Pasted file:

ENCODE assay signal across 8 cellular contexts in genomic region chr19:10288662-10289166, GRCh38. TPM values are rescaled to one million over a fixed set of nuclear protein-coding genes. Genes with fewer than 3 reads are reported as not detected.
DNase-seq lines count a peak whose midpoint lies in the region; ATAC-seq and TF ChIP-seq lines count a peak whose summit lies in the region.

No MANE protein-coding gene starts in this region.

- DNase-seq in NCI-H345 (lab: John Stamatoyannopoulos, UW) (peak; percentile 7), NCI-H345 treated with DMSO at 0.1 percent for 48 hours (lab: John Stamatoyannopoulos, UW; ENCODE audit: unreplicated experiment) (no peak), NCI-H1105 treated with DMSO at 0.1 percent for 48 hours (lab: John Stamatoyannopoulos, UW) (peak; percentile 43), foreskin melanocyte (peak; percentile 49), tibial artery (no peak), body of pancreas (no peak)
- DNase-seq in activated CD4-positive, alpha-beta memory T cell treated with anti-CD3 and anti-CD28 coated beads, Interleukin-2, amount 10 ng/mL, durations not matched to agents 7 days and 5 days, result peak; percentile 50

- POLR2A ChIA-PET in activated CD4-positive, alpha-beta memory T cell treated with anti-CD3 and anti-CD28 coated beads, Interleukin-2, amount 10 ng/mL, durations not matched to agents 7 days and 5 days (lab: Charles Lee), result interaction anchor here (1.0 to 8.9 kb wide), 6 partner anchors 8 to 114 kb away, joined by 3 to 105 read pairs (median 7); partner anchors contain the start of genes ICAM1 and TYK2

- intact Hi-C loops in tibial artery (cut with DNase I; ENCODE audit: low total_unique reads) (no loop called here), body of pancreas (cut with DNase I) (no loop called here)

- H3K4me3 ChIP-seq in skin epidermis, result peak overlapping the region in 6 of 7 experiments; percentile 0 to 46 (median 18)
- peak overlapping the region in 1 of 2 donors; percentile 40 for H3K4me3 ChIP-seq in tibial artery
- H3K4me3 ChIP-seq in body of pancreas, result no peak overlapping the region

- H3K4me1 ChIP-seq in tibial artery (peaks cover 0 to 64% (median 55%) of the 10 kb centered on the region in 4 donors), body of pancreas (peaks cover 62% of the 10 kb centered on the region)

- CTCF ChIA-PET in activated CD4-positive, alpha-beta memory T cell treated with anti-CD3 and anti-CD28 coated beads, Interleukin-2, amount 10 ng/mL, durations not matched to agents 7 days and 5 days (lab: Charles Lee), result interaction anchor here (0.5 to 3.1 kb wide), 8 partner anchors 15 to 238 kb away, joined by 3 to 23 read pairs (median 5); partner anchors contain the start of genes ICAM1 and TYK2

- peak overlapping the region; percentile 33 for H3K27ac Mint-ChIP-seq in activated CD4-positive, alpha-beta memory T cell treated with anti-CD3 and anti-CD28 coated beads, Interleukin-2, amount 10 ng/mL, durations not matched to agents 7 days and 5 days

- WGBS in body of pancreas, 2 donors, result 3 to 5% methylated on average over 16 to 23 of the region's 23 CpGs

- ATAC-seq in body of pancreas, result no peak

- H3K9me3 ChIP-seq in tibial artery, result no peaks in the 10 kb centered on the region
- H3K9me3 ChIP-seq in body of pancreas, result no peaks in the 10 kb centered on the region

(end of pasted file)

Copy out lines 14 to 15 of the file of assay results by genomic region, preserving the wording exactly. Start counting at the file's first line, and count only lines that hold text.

- WGBS in body of pancreas, 2 donors, result 3 to 5% methylated on average over 16 to 23 of the region's 23 CpGs

- ATAC-seq in body of pancreas, result no peak